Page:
Richard Bell's Wild West Yorkshire nature diary, Tuesday 28th, August, 2007
THE LONDON PLANE tree (right) is well suited to city life; it seems to thrive even when it grows up directly from a pavement. The way it sheds its bark in patches helps it slough off the grime of urban life, allowing it to 'breathe' through the new, cleaner bark beneath. It has spiky-looking fruits about an inch in diameter that hang from slender threads and remind me of the weapons that medieval knights whirled around their heads and whacked their opponents with. As the fruits are packed with feathery seeds you're unlikely to experience any injury if one should drop from the tree.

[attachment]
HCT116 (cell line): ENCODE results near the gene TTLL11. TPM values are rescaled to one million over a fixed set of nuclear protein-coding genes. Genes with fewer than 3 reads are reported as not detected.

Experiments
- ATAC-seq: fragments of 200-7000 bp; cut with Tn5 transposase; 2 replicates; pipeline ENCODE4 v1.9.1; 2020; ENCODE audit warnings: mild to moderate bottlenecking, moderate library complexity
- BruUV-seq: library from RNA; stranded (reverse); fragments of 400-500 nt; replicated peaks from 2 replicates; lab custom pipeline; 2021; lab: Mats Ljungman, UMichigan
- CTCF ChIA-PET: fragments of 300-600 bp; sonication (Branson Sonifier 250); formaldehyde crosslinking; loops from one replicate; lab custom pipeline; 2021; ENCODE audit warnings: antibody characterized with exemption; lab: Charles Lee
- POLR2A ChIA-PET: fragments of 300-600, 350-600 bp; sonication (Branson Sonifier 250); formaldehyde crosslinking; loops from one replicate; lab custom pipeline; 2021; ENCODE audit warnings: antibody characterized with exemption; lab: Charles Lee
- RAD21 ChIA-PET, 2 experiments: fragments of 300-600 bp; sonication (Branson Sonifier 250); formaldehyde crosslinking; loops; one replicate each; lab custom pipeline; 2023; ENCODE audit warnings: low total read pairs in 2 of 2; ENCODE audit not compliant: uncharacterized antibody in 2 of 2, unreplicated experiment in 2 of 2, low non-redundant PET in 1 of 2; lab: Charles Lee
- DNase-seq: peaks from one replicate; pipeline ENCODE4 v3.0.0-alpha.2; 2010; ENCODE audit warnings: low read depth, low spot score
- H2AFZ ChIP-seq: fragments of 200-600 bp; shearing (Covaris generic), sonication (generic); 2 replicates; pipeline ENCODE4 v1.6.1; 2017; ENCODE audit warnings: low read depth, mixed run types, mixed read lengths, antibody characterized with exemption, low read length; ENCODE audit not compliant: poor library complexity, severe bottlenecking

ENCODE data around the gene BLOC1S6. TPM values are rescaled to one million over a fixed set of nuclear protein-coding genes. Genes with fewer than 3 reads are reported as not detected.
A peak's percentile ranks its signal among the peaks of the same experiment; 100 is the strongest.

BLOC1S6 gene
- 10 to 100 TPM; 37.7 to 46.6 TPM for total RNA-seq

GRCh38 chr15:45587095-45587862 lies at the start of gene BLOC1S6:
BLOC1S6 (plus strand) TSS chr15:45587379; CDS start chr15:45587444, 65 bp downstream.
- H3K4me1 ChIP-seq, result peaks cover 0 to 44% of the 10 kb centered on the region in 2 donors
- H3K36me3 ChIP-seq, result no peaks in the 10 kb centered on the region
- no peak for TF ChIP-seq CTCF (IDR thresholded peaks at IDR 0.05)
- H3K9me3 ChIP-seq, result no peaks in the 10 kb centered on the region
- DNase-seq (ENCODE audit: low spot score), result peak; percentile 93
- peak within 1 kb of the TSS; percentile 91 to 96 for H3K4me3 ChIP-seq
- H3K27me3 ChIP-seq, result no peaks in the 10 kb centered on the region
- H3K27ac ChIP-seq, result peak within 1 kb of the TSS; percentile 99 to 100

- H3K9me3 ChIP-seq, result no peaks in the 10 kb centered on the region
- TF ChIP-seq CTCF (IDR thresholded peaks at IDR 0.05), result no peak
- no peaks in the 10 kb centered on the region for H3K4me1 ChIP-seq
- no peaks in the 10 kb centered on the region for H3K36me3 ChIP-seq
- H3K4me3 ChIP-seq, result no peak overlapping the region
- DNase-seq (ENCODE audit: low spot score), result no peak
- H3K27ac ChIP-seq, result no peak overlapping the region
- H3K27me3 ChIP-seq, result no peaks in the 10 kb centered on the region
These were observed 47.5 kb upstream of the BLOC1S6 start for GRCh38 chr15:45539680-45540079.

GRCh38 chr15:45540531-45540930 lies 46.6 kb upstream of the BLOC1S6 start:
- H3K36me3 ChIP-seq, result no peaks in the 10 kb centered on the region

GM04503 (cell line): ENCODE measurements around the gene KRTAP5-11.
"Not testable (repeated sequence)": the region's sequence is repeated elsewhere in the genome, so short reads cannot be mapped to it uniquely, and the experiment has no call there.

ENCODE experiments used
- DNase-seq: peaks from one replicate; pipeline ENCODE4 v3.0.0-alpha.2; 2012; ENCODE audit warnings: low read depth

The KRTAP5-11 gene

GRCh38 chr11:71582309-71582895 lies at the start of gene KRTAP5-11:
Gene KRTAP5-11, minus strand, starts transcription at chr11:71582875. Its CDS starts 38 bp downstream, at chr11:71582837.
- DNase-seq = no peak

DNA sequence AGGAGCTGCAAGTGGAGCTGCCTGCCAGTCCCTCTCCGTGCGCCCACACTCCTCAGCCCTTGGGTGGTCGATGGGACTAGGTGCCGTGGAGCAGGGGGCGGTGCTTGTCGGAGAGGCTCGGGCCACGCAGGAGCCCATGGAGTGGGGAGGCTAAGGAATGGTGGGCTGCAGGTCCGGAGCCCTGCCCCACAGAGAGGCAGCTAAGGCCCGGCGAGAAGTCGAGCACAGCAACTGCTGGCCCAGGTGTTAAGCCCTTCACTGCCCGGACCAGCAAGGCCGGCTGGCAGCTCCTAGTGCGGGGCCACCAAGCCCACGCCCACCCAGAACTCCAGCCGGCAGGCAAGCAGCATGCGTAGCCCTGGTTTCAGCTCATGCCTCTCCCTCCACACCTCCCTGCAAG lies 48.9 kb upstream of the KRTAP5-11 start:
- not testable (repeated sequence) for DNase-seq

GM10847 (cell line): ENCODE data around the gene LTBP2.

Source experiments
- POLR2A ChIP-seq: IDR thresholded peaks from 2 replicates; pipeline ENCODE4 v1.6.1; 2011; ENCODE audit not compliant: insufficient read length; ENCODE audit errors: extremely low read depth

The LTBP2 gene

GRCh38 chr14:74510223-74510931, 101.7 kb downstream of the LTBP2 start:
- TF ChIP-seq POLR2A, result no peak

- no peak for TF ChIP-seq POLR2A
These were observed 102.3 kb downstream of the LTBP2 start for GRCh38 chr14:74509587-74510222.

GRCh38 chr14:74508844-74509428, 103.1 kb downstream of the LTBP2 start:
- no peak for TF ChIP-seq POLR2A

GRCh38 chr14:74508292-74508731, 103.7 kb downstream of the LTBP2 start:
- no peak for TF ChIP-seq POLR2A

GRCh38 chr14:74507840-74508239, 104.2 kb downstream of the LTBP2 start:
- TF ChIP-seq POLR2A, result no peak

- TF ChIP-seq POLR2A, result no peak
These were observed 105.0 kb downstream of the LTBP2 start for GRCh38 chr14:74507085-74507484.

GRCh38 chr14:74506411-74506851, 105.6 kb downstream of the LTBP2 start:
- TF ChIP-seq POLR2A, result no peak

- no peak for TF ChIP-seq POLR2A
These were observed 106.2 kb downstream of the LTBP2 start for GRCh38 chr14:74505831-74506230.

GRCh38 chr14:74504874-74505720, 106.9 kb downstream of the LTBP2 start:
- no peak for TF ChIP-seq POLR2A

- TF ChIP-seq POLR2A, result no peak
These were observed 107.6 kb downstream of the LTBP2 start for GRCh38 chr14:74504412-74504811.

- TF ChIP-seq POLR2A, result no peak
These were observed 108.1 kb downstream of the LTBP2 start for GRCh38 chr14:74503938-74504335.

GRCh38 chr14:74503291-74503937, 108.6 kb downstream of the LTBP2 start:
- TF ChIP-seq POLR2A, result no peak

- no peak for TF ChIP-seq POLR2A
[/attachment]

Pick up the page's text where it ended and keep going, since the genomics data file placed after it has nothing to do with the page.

This one was growing in front of JJB Sports Dewsbury and I had time to draw it while Barbara popped inside to buy a pair of trainers. The roof of a stone-built Victorian villa in South Ossett was sketched while I waited for her to buy our fish & chips for lunch at the Barracuda.
trilobite head (left), was a fossil that I started to draw at the
West Yorkshire Geology Trust launch on Saturday but I didn't have time to finish
it as we had so many people to talk to that day.